S&P 500, Nasdaq slide from record highs after Fed minutes
By Gertrude Chavez-Dreyfuss NEW YORK (Reuters) - The S&P 500 and Nasdaq slipped from all-time intra-day highs on Wednesday in choppy trading after the Federal Reserve ruled out for now more dovish monetary policy measures such as the yield curve control.
By Gertrude Chavez-Dreyfuss
NEW YORK (Reuters) - The S&P 500 and Nasdaq slipped from all-time intra-day highs on Wednesday in choppy trading after the Federal Reserve ruled out for now more dovish monetary policy measures such as the yield curve control.
Under yield-curve control, the Fed would cap yields at a specific point on the curve by buying 2- or 3-year maturities, for example, to reinforce guidance that rates are not going up anytime soon.
In minutes of the Fed's July meeting, a majority of its monetary policy committee commented on yield caps and targets
as a monetary policy tool. Of those who discussed this option, most judged that yield caps and targets would likely provide only modest benefits in the current environment.
"I think the fact that the Fed was not too warm on the yield-curve control and some of the extreme measures investors may have liked to see was a concern," said Mike O’Rourke, chief market strategist, Jones Trading.
The Fed also raised concerns that the U.S. economy's recovery from the devastating effects of the coronavirus pandemic faced a highly uncertain path.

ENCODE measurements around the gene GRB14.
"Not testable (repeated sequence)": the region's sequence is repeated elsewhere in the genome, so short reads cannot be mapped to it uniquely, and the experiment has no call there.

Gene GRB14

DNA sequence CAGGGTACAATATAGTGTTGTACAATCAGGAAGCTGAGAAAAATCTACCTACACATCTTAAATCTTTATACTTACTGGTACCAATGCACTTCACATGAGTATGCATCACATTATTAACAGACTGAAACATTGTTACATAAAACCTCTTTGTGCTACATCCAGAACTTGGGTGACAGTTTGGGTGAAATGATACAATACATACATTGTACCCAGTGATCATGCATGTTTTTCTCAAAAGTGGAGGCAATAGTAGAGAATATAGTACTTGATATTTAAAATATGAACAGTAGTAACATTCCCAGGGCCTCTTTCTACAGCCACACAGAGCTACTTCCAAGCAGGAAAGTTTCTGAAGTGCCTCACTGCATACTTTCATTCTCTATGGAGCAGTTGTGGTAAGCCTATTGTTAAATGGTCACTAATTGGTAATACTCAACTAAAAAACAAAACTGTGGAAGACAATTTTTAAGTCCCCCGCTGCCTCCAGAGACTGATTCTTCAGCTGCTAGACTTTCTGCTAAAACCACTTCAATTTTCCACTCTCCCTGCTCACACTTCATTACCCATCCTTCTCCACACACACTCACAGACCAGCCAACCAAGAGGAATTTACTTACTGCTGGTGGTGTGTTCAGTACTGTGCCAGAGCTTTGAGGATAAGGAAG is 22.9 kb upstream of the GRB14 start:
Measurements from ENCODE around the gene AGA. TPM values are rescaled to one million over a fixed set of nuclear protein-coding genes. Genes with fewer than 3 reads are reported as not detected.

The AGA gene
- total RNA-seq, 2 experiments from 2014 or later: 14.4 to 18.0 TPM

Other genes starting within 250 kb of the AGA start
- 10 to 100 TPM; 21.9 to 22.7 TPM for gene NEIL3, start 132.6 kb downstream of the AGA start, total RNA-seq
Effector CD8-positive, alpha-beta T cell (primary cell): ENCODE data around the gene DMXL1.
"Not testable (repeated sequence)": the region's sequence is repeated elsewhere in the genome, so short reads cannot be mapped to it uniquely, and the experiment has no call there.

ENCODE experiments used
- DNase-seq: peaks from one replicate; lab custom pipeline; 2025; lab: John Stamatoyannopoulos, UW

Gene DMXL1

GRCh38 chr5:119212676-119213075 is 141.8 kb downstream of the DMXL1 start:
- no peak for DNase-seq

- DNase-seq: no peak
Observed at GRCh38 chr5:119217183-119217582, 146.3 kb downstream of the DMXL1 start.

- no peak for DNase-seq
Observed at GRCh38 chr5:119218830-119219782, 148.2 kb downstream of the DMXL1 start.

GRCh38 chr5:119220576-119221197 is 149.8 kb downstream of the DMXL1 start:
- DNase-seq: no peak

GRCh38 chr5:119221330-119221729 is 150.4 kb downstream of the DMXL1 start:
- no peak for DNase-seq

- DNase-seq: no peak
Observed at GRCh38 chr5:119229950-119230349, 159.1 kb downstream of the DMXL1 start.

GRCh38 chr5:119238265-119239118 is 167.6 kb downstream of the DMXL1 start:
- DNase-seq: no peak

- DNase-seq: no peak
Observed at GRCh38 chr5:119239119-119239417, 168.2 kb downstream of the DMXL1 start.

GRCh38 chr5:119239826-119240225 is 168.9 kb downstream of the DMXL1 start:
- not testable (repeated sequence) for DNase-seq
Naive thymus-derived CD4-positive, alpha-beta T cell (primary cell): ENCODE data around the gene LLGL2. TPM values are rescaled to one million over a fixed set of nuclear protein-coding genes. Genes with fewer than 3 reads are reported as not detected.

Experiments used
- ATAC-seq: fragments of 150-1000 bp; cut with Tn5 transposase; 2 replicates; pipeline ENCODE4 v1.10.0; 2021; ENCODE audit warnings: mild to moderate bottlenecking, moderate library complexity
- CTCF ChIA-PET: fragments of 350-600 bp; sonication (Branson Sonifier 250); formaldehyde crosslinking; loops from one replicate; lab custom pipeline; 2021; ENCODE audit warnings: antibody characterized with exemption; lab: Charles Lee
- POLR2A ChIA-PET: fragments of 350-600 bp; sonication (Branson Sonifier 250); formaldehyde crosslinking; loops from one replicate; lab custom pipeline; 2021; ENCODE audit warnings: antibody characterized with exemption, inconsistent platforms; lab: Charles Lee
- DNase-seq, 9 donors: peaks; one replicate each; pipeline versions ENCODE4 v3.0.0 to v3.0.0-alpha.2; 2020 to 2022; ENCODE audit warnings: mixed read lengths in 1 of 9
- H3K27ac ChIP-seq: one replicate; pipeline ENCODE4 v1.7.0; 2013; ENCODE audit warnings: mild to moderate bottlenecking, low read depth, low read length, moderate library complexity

It noted that the swift rebound in employment seen in May and June had likely slowed and that additional "substantial improvement" in the labor market would hinge on a "broad and sustained" reopening of business activity.
Earlier in the session, the S&P 500 hit an intraday record of 3,399.54 and Nasdaq of 11,257.422.
The latest moves came after Apple became the first publicly listed U.S. company to cross $2 trillion in market capitalization. Strong results from retailers Target
Already the most valuable listed company in the world, Apple Inc
The S&P 500 closed at a record level on Tuesday in what has been its fastest recovery ever from a bear market. The Nasdaq recouped its losses from the pandemic sell-off two months ago, but the Dow is still nearly 5% below February's record closing high.
At 3:04 pm ET, the Dow Jones Industrial Average <.DJI> rose 52.45 points, or 0.19%, to 27,830.52, the S&P 500 <.SPX> gained 0.39 points, or 0.01%, to 3,390.17 and the Nasdaq Composite <.IXIC> dropped 10.38 points, or 0.09%, to 11,200.46.
Advancing issues outnumbered declining ones on the NYSE by a 1.03-to-1 ratio; on Nasdaq, a 1.24-to-1 ratio favored advancers.
The S&P 500 posted 26 new 52-week highs and no new lows; the Nasdaq Composite recorded 70 new highs and 20 new lows.
(Reporting by Gertrude Chavez-Dreyfuss; Additional reporting by Medha Singh and Ambar Warrick in Bengaluru; Editing by Cynthia Osterman)
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By Robin Emmott and John Irish | BRUSSELS/PARIS BRUSSELS/PARIS France and Germany will agree to a U.S. plan for NATO to take a bigger role in the fight against Islamic militants at a meeting with President Donald Trump on Thursday, but insist the move is purely symbolic, four senior European diplomats said.The decision to allow the North Atlantic Treaty Organization to join the coalition against Islamic State in Syria and Iraq follows weeks of pressure on the two allies, who are wary of NATO confronting Russia in Syria and of alienating Arab countries who see NATO as pushing a pro-Western agenda."NATO as an institution will join the coalition," said one senior diplomat involved in the discussions. "The question is whether this just a symbolic gesture to the United States
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